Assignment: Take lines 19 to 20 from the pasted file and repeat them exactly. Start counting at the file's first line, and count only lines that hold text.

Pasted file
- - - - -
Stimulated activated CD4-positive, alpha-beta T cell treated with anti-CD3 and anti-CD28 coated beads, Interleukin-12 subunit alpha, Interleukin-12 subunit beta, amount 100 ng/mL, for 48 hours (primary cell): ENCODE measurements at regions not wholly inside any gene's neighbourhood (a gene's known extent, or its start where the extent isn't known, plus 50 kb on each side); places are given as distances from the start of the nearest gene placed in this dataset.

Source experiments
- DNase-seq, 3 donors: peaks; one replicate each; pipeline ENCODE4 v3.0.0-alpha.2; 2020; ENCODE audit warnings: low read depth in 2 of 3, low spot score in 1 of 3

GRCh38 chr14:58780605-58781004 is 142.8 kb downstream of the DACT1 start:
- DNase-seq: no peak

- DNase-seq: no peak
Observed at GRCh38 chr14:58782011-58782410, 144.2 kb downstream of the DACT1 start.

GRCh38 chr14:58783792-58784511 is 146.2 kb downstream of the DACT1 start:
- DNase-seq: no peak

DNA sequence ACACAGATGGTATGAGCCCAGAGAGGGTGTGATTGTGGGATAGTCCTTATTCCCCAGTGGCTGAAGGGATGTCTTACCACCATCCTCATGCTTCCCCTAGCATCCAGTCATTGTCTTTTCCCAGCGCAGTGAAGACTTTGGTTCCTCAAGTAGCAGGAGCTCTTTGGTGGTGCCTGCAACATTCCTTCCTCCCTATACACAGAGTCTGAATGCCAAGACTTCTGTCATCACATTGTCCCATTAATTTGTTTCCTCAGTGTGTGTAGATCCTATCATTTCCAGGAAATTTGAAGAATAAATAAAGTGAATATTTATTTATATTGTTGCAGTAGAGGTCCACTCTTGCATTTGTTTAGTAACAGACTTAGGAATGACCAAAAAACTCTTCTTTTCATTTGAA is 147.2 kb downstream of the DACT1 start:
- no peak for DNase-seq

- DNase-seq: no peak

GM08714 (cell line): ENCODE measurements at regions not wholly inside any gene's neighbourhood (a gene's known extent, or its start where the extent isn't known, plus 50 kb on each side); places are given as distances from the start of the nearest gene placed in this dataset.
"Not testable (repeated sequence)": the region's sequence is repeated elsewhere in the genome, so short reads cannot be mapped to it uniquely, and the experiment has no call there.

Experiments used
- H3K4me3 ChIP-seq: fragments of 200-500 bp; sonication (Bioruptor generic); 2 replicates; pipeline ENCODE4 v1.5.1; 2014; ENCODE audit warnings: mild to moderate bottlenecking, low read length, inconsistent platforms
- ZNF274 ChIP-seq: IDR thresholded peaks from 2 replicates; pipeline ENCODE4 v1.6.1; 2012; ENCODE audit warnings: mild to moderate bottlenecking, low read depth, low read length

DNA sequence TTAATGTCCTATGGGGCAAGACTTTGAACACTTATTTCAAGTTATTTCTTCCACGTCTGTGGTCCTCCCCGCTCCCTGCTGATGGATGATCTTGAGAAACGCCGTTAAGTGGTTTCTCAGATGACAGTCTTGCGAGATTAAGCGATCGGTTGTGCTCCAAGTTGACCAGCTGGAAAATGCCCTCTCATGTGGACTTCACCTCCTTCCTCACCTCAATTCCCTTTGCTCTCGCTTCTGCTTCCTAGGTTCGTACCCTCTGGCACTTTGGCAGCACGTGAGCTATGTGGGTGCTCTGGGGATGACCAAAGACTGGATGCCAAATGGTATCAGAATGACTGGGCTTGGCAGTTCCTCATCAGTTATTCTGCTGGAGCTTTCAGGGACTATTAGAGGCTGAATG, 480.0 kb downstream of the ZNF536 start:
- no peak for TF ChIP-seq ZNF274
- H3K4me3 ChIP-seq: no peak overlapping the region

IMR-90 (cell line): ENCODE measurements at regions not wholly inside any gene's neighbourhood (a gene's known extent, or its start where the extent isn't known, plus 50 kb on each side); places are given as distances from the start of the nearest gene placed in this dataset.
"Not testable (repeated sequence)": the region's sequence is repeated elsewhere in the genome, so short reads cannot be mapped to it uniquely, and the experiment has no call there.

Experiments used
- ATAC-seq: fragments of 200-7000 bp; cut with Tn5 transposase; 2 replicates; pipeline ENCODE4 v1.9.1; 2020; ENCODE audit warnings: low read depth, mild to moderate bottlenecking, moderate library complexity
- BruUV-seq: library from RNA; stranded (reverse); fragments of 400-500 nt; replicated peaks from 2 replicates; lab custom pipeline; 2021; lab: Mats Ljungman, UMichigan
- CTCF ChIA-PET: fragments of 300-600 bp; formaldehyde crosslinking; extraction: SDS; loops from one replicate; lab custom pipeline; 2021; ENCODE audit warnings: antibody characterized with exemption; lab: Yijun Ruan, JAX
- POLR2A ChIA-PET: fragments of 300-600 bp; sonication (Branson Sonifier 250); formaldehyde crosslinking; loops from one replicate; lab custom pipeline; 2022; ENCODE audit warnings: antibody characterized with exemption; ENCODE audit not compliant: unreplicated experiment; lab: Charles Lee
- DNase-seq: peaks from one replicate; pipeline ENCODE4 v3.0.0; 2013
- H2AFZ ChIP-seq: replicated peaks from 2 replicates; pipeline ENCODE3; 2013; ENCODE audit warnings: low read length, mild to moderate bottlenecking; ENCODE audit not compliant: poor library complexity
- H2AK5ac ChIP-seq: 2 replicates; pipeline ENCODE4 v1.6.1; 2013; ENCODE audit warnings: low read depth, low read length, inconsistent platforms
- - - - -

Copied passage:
- no peak for TF ChIP-seq ZNF274
- H3K4me3 ChIP-seq: no peak overlapping the region